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Turner Valley, Black Diamond amalgamation inevitable say sampling of residents

“We are basically one town anyway. All the events we have are Diamond Valley.”
WW-Amalgamation Streeter BWC 2171 web
Dave Schintz speaks to Wheel reporter Darlene Casten on Sept. 2.

Inevitability and some questions about the impact of amalgamation were the main responses from Turner Valley and Black Diamond residents approached by the Western Wheel a day after the Towns agreed to ask the Province to become the amalgamated Town of Diamond Valley.

If the Province approves the joint amalgamation request the Town of Diamond Valley will be incorporated on Jan. 1, 2023.

The Western Wheel approached residents on the Friendship Trail, the Sheep River Library and the Black Diamond post office to see how they felt about the possibility of the two towns becoming a single entity.

Most of the people approached said they have questions about the impact but that they supported amalgamating.

“We are basically one town anyway,” said Turner Valley resident Dave Schintz. “All the events we have are Diamond Valley.”

Schintz said property taxes changes are a concern if amalgamation goes ahead. 

Kathy Cole said as a Turner Valley resident, she is concerned about the cost of paving roads in Black Diamond but said overall she is pleased that amalgamation could move forward.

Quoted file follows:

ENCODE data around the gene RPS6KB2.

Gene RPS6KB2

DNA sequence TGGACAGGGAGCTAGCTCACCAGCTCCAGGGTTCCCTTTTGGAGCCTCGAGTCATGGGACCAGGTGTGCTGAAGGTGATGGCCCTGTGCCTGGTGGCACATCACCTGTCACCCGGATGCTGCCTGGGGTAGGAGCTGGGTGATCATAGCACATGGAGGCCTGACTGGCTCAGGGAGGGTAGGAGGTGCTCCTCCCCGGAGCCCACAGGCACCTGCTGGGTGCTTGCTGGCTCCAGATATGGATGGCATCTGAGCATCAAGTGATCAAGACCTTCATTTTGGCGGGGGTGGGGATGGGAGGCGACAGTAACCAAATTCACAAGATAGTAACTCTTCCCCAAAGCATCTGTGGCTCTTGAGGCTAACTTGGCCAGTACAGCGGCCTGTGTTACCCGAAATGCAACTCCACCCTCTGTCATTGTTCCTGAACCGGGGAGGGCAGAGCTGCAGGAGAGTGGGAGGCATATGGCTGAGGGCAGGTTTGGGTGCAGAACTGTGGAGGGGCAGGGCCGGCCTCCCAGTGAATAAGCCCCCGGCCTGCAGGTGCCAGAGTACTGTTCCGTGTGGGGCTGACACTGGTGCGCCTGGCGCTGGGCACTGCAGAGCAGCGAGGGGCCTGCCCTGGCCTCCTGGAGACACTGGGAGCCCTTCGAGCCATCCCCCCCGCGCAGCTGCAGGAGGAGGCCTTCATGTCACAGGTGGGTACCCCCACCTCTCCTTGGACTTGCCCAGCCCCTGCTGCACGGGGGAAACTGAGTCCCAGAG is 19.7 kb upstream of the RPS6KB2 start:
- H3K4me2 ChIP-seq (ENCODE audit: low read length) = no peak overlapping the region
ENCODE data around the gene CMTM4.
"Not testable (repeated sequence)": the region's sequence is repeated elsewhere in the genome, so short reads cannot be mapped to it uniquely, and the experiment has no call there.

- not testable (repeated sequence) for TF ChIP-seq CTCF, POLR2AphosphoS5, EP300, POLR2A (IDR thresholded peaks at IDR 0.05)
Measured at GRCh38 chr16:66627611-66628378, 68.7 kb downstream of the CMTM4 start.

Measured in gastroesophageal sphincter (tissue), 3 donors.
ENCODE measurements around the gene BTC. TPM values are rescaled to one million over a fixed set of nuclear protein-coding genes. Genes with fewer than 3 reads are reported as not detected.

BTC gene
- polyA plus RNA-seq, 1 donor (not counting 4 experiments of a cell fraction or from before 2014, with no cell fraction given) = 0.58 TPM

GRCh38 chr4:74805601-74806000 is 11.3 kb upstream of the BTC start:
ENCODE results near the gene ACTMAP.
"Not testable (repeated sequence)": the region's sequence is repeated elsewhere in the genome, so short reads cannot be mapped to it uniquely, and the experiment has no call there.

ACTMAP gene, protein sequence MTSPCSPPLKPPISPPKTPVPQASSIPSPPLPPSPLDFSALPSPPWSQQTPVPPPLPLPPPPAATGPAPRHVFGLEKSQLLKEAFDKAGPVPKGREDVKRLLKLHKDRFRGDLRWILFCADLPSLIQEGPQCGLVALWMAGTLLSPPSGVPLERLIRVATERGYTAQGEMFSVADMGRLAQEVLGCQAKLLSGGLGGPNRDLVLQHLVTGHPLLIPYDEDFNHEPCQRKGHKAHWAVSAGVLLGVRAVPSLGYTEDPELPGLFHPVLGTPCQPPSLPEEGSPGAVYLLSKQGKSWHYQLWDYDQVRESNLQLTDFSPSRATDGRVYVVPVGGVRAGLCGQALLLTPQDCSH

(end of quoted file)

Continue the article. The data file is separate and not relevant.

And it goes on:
“It’s good news,” she said. “I had a feeling it was going to happen.”

If amalgamation is approved by the Province, a new seven-person Diamond Valley council will be elected in November 2022.

Leo Werkman of Black Diamond said he agrees with creating one council for both towns.

“I think it’s great,” he said. “Why have two administrations?”

In a 2007 plebiscite Black Diamond rejected amalgamation, while Turner Valley residents indicated they would support it. Over the last year, the Town went through the amalgamation process without holding a plebiscite or referendum. 

The divide between the Towns was still evident during last week’s council debates. Turner Valley council unanimously voted for amalgamation. Meanwhile, Black Diamond council was divided with Mayor Ruth Goodwin and councillors Sharon Hart, Jackie Stickel and Veronica Kloiber voting for amalgamation and councillors Ted Bain, Daryl Lalonde and Brian Marconi voted against it. Not asking residents if they supported amalgamation was a primary concern with the three opposed Black Diamond councillors. 

In response to the issue of public consultation, some residents said they were well informed and others felt another plebiscite should have been held.
Residents were also conflicted on whether a plebiscite should have been held.

Cole attended both town hall meetings.

“I found them to be very informative,” she said. “They were very upfront with information.”

Ron Poach of Turner Valley said he received information on amalgamation in the media and from the Town.

“I noticed it in the paper and I got something in the mail,” he said.

Others felt an official vote should have been held.

Black Diamond resident, Audrey Cerkvenac, said due to COVID and meetings only being online, attendance at town hall meetings were not as highly attended. 

“That’s not council’s fault, but there should have been a referendum,” she said.